Very little change to UKGC’s Regulatory Panels proposals despite controversy they caused

We reported in May 2020 on a Gambling Commission consultation in relation to proposed changes to its corporate governance framework that it described as being designed to “ensure that [its] Regulatory Panels are best equipped to deal with [its] evolving casework”. They included proposals to:

  • introduce legally qualified Adjudicators as members of the Commission’s Regulatory Panels (that provide an opportunity for applicants/licensees to attend an oral hearing to challenge decisions that Commission staff are minded to take about personal or operators’ licences),
  • deal with the late admission of evidence, arranging a hearing and representations on financial penalties, and
  • to change the time limits relating to the submission of bundles, communicating decisions and the date by which financial penalties should be paid.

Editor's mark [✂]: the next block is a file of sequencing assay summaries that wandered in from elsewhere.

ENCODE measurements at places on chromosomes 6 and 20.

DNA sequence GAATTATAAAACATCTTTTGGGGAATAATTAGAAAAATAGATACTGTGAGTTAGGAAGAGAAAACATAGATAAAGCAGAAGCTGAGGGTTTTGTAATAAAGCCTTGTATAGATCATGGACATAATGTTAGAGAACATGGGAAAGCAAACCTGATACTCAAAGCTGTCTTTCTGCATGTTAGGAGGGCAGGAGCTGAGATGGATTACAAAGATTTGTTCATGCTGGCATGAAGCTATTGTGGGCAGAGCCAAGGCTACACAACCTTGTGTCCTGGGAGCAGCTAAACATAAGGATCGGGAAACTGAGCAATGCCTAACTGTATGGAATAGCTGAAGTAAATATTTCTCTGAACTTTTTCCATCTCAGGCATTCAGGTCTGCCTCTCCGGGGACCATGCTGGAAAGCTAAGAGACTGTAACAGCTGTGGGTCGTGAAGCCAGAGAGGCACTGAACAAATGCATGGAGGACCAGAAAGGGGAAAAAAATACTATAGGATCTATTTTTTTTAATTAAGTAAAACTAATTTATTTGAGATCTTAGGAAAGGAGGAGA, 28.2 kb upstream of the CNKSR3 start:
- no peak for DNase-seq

The proposals provoked considerable controversy, including on the ground that the independence and impartiality of the Regulatory Panels would be adversely affected, as evidenced for example by:

  • the content if an article entitled “Under fire GC seeks to diminish turbulent priests” written by Scott Longley for iGamingBusiness, accessible here, and
  • the fact that, as now transpires to be the case, the majority of the 22 written responses to the consultation – 9 from gambling operators, 8 from trade associations and 5 from others – disagreed with the proposals.